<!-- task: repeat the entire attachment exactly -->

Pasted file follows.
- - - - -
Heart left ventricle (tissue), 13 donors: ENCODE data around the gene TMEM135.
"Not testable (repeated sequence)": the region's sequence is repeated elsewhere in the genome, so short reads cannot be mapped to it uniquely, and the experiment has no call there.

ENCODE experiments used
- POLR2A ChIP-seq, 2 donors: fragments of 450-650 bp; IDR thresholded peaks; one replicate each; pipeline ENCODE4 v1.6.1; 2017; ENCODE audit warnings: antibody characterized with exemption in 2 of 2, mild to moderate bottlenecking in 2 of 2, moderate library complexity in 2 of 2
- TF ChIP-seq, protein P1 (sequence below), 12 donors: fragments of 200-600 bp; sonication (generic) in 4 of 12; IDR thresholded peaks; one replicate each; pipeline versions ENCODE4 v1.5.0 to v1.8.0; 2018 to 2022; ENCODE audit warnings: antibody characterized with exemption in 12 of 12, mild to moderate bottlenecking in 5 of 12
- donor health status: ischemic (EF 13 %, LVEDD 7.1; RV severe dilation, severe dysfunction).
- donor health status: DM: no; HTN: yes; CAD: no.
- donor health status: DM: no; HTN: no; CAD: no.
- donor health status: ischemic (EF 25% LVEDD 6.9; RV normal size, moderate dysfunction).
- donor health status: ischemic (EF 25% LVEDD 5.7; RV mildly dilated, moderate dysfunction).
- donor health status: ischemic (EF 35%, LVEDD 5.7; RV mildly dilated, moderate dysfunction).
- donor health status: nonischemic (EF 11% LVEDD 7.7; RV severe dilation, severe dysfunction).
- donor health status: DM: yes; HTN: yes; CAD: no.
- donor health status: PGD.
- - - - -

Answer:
Heart left ventricle (tissue), 13 donors: ENCODE data around the gene TMEM135.
"Not testable (repeated sequence)": the region's sequence is repeated elsewhere in the genome, so short reads cannot be mapped to it uniquely, and the experiment has no call there.

ENCODE experiments used
- POLR2A ChIP-seq, 2 donors: fragments of 450-650 bp; IDR thresholded peaks; one replicate each; pipeline ENCODE4 v1.6.1; 2017; ENCODE audit warnings: antibody characterized with exemption in 2 of 2, mild to moderate bottlenecking in 2 of 2, moderate library complexity in 2 of 2
- TF ChIP-seq, protein P1 (sequence below), 12 donors: fragments of 200-600 bp; sonication (generic) in 4 of 12; IDR thresholded peaks; one replicate each; pipeline versions ENCODE4 v1.5.0 to v1.8.0; 2018 to 2022; ENCODE audit warnings: antibody characterized with exemption in 12 of 12, mild to moderate bottlenecking in 5 of 12
- donor health status: ischemic (EF 13 %, LVEDD 7.1; RV severe dilation, severe dysfunction).
- donor health status: DM: no; HTN: yes; CAD: no.
- donor health status: DM: no; HTN: no; CAD: no.
- donor health status: ischemic (EF 25% LVEDD 6.9; RV normal size, moderate dysfunction).
- donor health status: ischemic (EF 25% LVEDD 5.7; RV mildly dilated, moderate dysfunction).
- donor health status: ischemic (EF 35%, LVEDD 5.7; RV mildly dilated, moderate dysfunction).
- donor health status: nonischemic (EF 11% LVEDD 7.7; RV severe dilation, severe dysfunction).
- donor health status: DM: yes; HTN: yes; CAD: no.
- donor health status: PGD.